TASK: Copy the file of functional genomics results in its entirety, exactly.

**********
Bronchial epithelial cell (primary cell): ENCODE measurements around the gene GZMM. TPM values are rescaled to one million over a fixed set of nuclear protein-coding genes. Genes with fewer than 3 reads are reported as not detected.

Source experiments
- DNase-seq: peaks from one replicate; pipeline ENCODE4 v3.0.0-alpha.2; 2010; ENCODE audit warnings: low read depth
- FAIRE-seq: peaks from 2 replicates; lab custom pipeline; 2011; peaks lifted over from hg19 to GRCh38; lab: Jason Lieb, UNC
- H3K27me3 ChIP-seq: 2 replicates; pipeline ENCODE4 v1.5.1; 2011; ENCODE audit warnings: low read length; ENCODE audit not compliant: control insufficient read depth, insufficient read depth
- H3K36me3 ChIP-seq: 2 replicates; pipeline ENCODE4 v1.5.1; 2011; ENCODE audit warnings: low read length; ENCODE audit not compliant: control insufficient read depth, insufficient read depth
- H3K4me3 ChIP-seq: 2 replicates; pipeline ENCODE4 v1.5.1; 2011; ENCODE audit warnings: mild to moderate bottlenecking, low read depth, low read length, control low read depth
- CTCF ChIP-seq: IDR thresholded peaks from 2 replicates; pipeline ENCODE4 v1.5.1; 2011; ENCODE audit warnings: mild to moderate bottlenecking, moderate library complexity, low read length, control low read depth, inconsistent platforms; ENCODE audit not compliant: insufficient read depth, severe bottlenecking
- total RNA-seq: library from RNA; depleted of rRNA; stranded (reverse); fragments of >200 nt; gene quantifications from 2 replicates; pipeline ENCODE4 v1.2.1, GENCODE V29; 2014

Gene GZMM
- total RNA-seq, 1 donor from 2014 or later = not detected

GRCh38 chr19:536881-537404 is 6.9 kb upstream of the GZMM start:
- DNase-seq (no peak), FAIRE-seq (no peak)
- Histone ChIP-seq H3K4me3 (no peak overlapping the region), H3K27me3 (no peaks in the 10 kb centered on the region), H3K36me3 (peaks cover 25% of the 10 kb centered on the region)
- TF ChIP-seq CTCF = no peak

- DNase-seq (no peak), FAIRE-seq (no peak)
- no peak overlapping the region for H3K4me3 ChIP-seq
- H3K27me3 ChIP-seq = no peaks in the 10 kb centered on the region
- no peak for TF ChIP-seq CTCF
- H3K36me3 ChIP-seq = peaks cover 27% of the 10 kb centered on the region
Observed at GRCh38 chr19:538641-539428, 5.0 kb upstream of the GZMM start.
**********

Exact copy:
Bronchial epithelial cell (primary cell): ENCODE measurements around the gene GZMM. TPM values are rescaled to one million over a fixed set of nuclear protein-coding genes. Genes with fewer than 3 reads are reported as not detected.

Source experiments
- DNase-seq: peaks from one replicate; pipeline ENCODE4 v3.0.0-alpha.2; 2010; ENCODE audit warnings: low read depth
- FAIRE-seq: peaks from 2 replicates; lab custom pipeline; 2011; peaks lifted over from hg19 to GRCh38; lab: Jason Lieb, UNC
- H3K27me3 ChIP-seq: 2 replicates; pipeline ENCODE4 v1.5.1; 2011; ENCODE audit warnings: low read length; ENCODE audit not compliant: control insufficient read depth, insufficient read depth
- H3K36me3 ChIP-seq: 2 replicates; pipeline ENCODE4 v1.5.1; 2011; ENCODE audit warnings: low read length; ENCODE audit not compliant: control insufficient read depth, insufficient read depth
- H3K4me3 ChIP-seq: 2 replicates; pipeline ENCODE4 v1.5.1; 2011; ENCODE audit warnings: mild to moderate bottlenecking, low read depth, low read length, control low read depth
- CTCF ChIP-seq: IDR thresholded peaks from 2 replicates; pipeline ENCODE4 v1.5.1; 2011; ENCODE audit warnings: mild to moderate bottlenecking, moderate library complexity, low read length, control low read depth, inconsistent platforms; ENCODE audit not compliant: insufficient read depth, severe bottlenecking
- total RNA-seq: library from RNA; depleted of rRNA; stranded (reverse); fragments of >200 nt; gene quantifications from 2 replicates; pipeline ENCODE4 v1.2.1, GENCODE V29; 2014

Gene GZMM
- total RNA-seq, 1 donor from 2014 or later = not detected

GRCh38 chr19:536881-537404 is 6.9 kb upstream of the GZMM start:
- DNase-seq (no peak), FAIRE-seq (no peak)
- Histone ChIP-seq H3K4me3 (no peak overlapping the region), H3K27me3 (no peaks in the 10 kb centered on the region), H3K36me3 (peaks cover 25% of the 10 kb centered on the region)
- TF ChIP-seq CTCF = no peak

- DNase-seq (no peak), FAIRE-seq (no peak)
- no peak overlapping the region for H3K4me3 ChIP-seq
- H3K27me3 ChIP-seq = no peaks in the 10 kb centered on the region
- no peak for TF ChIP-seq CTCF
- H3K36me3 ChIP-seq = peaks cover 27% of the 10 kb centered on the region
Observed at GRCh38 chr19:538641-539428, 5.0 kb upstream of the GZMM start.